|Piazza Sant Croce, from in front of the building housing |
the Scuola Toscana language school
"Che peccato!" ("What a shame!) I moaned loudly.
Yup, said ye old proprietor, a touch gruffly I thought, they were all gone.
"Sono stato qui due giorni fa" I continued ("I was here two days ago")...
No response in particular...
w I really decided to gild ye old lily, so I said, only partly in jest, "E da due giorni penso dei suoi calzoni" ("And for two days I've been thinking about your calzones...")
|Calzone goes |
into basement oven
"Sogno dei suoi calzoni!" ("I've been dreaming about your calzones!")
Oh well, it was just not to be After all, what could he do? I actually didn't think there was anything. My daughter and I trudged away.
|A triumphant Beroza, with calzone|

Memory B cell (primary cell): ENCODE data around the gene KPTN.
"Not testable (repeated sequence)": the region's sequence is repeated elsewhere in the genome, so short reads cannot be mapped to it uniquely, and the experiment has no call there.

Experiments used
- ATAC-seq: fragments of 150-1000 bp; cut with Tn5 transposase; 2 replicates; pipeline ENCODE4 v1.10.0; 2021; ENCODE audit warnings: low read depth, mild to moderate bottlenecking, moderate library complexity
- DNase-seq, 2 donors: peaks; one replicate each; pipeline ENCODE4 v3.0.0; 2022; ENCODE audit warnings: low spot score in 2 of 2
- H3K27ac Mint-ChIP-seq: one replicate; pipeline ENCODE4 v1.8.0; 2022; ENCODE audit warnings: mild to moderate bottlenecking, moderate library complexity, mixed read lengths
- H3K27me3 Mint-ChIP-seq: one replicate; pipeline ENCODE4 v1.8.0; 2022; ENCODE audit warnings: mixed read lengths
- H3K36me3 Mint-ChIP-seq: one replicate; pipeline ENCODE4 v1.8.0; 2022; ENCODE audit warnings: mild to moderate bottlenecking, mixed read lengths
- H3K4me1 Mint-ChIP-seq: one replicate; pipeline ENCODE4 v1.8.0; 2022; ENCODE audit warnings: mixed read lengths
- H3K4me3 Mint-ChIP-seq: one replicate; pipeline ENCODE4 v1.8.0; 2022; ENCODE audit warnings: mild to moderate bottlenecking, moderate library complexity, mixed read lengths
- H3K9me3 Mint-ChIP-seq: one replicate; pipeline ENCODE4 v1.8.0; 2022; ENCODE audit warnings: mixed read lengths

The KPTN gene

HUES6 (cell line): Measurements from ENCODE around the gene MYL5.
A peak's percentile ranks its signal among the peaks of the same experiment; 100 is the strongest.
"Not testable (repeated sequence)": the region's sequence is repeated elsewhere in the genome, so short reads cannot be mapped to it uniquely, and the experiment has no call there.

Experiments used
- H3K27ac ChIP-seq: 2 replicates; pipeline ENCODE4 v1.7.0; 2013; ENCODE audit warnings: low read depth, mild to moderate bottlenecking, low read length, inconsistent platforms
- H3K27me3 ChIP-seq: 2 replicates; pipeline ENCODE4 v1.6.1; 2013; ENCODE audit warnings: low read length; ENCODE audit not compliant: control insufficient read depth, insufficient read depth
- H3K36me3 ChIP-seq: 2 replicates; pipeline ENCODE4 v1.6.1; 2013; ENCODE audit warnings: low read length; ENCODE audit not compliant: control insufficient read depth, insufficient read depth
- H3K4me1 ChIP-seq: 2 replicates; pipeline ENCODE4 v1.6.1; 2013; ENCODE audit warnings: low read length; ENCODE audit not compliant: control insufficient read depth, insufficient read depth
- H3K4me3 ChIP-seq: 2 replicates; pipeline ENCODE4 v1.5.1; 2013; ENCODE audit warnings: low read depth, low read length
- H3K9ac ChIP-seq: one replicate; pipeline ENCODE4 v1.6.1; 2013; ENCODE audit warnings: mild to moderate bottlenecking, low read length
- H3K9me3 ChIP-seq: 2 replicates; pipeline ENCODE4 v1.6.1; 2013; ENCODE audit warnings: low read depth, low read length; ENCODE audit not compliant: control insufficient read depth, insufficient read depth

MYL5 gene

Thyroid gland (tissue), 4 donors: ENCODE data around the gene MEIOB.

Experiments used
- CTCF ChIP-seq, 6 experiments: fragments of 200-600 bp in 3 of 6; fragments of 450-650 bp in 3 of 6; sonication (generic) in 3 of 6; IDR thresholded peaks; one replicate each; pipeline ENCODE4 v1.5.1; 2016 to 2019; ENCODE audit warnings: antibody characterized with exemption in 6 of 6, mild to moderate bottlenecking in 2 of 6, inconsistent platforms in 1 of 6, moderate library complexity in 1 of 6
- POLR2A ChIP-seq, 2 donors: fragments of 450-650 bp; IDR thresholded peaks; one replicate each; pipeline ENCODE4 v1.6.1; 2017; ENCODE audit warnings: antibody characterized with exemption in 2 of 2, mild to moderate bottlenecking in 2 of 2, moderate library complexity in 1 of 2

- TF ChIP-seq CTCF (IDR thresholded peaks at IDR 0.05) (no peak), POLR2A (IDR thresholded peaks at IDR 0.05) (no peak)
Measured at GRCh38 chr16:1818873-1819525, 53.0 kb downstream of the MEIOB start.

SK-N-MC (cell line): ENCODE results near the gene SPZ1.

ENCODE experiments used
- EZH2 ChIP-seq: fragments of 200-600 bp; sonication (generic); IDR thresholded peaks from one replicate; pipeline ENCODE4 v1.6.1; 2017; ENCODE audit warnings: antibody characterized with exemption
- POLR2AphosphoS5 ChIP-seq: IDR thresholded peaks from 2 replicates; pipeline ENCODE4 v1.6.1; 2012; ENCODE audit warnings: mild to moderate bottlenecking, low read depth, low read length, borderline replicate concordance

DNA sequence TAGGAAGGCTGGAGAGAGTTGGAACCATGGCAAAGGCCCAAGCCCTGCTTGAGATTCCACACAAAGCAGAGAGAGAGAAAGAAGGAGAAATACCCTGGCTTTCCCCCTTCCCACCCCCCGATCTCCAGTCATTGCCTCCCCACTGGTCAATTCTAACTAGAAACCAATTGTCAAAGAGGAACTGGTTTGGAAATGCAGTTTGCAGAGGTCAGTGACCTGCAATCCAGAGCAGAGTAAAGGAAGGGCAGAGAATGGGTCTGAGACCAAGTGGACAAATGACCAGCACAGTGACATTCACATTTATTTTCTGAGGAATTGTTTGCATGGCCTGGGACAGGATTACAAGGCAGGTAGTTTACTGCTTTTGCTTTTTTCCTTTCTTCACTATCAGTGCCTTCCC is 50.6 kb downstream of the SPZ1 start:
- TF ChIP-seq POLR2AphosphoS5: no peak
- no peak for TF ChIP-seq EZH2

Back upstairs none of his customers who'd been waiting seemed fazed by any of this.
As for me, gotta confess I got a thrill from the exchange, not so much from the calzone.
|Via Sistina, looking up toward the top of the Spanish Steps|
Now this was my first night in Rome, and I was in just a fine frame of mind. I must tell you that I had been told that Italians have a marvelously colorful way of saying "I want to have my cake and eat it, too." They say "I want to have a full cask AND a drunken wife!"
And guess what? "La botte" means "cask" in Italian.
OK, then, as two young waiters and a busboy escorted us to our table I had to try it. I shouted out "Voglio avere una botte piena..." ("I want to have a full cask...") then paused for a beat before continuing--loudly and in unison with our dining room crew!---"e una moglie ubriaca!" We instantly became favored customers, swarmed with attention and recommendations throughout our meal, which concluded with grappa on the house all around.